Preferred courses

SwingsitlikeHogan

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I can put up with a lot, if not most, of any downsides any course or club might have if the location and views lift my heart, and it is peaceful enough for me to enjoy them and switch off from the rigours and problems of life.
 

richbeech

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Condition of the course and aesthetics are probably two of the biggest factors, then layout and variety of holes. Also you mustn't underestimate the difference undulation changes makes to a course. They can really transform a good course into a great one IMO. For example, I wasn't blown away by Woodall Spa because I thought it was too flat and personally I prefer somewhere like Hollinwell or Formby. Then if the course meets the above criteria, it's just the welcome you get in the pro shop, clubhouse and on the first tee if they've got a starter. Top top courses always have a different feel about the place when you arrive on site that's hard to articulate.

Edited to say also if they've got a nice comforting clubhouse that does good value tasty food and a good selection of drinks.
 

Neilds

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I totally agree about undulating courses. Used to play RAF inter station matches at Burford which is a course that is always immaculate, but boy is it boring. Seems to be very similar par 4s which are dead flat. Add in no water and it just seemed bland
 

CountLippe

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For me the plot of land is the biggest factor. Courses which meander through the topography and look as if they've been designed by nature. I think there can be a point of diminishing returns regarding condition, as long as the greens are true and the general area neat and tidy, I don't need it to be perfectly manicured. Sometimes being a bit rough around the edges adds a bit of charm. Scenery is an 'x - factor', the Scots are really lucky.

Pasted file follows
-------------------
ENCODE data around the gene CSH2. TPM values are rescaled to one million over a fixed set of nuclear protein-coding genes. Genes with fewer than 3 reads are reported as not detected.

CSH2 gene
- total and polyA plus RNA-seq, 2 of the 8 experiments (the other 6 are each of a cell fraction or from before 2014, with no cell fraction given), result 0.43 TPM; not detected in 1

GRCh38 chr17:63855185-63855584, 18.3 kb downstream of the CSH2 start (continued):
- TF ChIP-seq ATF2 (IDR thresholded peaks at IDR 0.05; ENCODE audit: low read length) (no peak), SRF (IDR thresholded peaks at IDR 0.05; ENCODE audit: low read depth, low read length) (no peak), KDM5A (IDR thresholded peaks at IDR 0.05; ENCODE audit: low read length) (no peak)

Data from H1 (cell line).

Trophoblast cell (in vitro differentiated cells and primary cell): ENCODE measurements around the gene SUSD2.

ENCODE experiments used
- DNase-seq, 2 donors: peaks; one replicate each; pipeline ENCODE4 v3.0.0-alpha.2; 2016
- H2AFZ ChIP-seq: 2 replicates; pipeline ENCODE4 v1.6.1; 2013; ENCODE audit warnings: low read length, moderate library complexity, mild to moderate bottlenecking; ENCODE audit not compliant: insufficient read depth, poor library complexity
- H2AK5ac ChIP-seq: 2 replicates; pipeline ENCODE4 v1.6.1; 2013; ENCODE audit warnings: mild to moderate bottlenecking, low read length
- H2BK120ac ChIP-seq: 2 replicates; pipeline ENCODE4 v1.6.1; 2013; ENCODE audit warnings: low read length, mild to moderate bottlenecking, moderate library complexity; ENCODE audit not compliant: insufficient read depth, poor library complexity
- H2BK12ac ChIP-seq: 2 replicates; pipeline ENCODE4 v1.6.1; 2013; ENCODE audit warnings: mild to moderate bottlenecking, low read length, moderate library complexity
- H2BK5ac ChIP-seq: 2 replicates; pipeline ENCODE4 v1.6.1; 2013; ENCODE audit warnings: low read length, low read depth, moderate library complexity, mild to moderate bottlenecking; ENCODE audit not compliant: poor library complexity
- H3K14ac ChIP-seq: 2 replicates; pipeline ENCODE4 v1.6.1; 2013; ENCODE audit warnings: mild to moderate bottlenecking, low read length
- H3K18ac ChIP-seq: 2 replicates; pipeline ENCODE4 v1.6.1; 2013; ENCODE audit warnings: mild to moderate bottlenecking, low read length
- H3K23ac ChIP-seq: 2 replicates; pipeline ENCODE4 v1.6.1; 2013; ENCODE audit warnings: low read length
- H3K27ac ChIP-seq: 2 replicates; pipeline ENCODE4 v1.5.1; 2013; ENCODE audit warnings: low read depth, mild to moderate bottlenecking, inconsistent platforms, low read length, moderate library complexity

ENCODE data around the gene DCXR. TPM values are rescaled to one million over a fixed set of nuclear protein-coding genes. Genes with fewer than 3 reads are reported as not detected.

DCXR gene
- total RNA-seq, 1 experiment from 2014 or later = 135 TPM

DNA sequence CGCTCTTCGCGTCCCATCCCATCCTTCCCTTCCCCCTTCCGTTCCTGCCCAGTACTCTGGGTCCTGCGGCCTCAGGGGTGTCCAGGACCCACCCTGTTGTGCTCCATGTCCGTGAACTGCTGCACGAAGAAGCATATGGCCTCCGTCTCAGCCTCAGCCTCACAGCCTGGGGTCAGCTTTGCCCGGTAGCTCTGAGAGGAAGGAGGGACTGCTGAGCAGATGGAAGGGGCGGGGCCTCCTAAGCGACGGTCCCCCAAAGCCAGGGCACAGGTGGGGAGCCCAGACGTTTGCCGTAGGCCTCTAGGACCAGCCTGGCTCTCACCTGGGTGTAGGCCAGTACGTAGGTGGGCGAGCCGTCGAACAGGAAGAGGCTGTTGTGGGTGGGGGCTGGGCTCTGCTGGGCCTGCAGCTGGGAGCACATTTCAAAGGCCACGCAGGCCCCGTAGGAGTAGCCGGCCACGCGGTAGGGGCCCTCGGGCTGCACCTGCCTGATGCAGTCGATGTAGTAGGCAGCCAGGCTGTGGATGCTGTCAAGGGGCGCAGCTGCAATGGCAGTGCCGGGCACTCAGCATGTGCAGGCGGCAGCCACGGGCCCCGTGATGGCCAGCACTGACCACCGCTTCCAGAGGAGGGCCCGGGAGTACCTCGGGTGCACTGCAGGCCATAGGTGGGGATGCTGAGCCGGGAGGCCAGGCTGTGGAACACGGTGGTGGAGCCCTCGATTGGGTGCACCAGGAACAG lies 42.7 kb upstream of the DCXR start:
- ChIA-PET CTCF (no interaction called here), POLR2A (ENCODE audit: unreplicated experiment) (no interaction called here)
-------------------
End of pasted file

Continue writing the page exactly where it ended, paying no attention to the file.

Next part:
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For me the plot of land is the biggest factor. Courses which meander through the topography and look as if they've been designed by nature. I think there can be a point of diminishing returns regarding condition, as long as the greens are true and the general area neat and tidy, I don't need it to be perfectly manicured. Sometimes being a bit rough around the edges adds a bit of charm. Scenery is an 'x - factor', the Scots are really lucky.
Have you played Hindhead or Hollinwell?
Both are built beautifully into their surroundings
 

Slab

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It should have a wide fairway par 4 as the 1st hole (nothing destroys pace like an opening hole unsuited to its task)
Teeing areas in good condition
Distinct tee marker separation (don’t stick whites and yellows within a few steps of each other)
Well prepared fairways and smooth greens
No crossover or adjacent holes
Don’t stick the next tee box near the green (other than the odd partial glimpse I can’t even see the teebox from any green I’m playing)
Mix of par 3 length
Course set up to the forecasted conditions and field
Decent vistas
 

Boabie

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After playing a course, months later the more holes you remember for positive reasons the better the course. Fraserburgh Corbie Hill is fantastic, each hole has something special though the 1st and 18th do lack features. My favourite hole in the whole world is the par3 7th to get there comes the pleasure of 3rd 4th 5th and 6th once it's past the pleasures of 8th 9th 10th 11th 12th 13th 14th 15th 16th and 17th each hole should have its very own adjective. In dry weather Radley College 9 hole has the College Oak believed to be the oldest oak tree in the UK also a par 3 over a Capability-Brown designed lake. Minchinhampton Old Course no bunkers summer hazard can be when you come face to face with a big hairy beast or something the beast has left behind, natural landscape views of vineyards, points of historical interest, though some areas are suffering from soil erosion.